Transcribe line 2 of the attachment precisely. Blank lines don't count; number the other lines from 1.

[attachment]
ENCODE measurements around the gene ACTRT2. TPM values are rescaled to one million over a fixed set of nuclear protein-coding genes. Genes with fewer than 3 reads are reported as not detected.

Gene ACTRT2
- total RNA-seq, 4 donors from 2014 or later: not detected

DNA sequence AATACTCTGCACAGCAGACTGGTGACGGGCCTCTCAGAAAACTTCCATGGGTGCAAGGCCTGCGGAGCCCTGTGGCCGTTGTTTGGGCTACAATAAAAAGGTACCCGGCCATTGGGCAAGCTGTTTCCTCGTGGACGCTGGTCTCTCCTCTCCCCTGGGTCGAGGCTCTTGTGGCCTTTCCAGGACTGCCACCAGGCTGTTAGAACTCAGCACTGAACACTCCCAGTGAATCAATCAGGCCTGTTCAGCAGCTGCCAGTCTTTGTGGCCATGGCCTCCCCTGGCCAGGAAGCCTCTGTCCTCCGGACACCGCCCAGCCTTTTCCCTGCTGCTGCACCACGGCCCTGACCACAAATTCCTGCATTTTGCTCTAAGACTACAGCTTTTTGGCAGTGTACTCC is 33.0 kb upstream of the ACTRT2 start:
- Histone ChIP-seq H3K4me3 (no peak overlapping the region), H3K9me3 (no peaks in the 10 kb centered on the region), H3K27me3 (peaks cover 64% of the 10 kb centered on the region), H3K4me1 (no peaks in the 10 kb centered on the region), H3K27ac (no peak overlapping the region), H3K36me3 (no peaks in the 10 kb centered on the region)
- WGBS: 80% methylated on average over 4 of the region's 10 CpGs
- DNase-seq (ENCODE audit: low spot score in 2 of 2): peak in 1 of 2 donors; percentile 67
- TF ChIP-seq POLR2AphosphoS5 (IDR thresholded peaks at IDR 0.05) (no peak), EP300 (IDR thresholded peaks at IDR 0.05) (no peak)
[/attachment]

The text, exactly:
Gene ACTRT2